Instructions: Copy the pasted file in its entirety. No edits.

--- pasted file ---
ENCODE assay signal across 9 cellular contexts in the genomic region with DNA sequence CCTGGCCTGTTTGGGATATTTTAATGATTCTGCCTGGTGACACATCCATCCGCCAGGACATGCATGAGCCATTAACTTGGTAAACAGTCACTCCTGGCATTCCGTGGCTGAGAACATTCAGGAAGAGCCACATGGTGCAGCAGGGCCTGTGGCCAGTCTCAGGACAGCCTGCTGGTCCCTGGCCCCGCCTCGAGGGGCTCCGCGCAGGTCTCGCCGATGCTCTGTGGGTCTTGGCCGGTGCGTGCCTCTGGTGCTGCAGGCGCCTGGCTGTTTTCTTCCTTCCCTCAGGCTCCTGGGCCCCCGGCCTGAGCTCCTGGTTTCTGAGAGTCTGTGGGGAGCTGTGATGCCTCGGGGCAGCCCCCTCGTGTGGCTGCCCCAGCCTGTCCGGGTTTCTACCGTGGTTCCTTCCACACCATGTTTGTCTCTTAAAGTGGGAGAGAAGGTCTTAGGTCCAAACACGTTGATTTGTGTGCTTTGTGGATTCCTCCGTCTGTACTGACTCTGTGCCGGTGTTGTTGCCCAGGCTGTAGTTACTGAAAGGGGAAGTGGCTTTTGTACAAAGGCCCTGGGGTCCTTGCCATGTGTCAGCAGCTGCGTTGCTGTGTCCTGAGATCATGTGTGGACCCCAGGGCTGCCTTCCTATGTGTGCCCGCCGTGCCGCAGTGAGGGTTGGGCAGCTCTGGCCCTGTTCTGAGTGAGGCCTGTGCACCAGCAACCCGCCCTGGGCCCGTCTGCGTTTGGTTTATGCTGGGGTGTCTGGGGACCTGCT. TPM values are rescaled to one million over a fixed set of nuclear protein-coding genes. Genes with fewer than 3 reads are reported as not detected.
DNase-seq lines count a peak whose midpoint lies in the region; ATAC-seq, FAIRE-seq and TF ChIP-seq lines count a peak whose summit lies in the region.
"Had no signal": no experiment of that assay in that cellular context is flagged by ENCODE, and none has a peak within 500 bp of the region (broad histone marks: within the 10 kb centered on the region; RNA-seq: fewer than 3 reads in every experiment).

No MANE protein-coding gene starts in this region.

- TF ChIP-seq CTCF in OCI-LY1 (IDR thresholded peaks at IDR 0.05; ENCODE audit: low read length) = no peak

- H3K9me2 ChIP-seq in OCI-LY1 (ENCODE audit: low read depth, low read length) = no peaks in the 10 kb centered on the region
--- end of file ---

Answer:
ENCODE assay signal across 9 cellular contexts in the genomic region with DNA sequence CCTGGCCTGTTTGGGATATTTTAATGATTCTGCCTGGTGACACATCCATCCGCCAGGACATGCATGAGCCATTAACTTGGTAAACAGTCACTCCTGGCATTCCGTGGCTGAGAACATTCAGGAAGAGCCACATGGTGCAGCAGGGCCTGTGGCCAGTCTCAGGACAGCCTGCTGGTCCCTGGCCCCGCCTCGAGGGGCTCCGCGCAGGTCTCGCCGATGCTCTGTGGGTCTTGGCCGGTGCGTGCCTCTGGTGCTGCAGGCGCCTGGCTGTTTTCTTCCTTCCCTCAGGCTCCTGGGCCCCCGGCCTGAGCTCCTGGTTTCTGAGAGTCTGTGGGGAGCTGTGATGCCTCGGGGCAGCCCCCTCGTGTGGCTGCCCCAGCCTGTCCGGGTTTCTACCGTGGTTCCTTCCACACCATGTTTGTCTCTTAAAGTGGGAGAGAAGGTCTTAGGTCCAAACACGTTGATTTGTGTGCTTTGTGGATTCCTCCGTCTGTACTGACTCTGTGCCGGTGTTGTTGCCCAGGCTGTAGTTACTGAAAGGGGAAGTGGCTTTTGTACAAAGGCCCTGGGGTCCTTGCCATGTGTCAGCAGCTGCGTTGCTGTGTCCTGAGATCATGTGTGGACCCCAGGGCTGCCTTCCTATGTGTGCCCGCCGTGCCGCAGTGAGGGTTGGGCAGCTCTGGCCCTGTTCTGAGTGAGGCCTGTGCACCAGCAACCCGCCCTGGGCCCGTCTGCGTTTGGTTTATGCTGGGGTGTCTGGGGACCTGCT. TPM values are rescaled to one million over a fixed set of nuclear protein-coding genes. Genes with fewer than 3 reads are reported as not detected.
DNase-seq lines count a peak whose midpoint lies in the region; ATAC-seq, FAIRE-seq and TF ChIP-seq lines count a peak whose summit lies in the region.
"Had no signal": no experiment of that assay in that cellular context is flagged by ENCODE, and none has a peak within 500 bp of the region (broad histone marks: within the 10 kb centered on the region; RNA-seq: fewer than 3 reads in every experiment).

No MANE protein-coding gene starts in this region.

- TF ChIP-seq CTCF in OCI-LY1 (IDR thresholded peaks at IDR 0.05; ENCODE audit: low read length) = no peak

- H3K9me2 ChIP-seq in OCI-LY1 (ENCODE audit: low read depth, low read length) = no peaks in the 10 kb centered on the region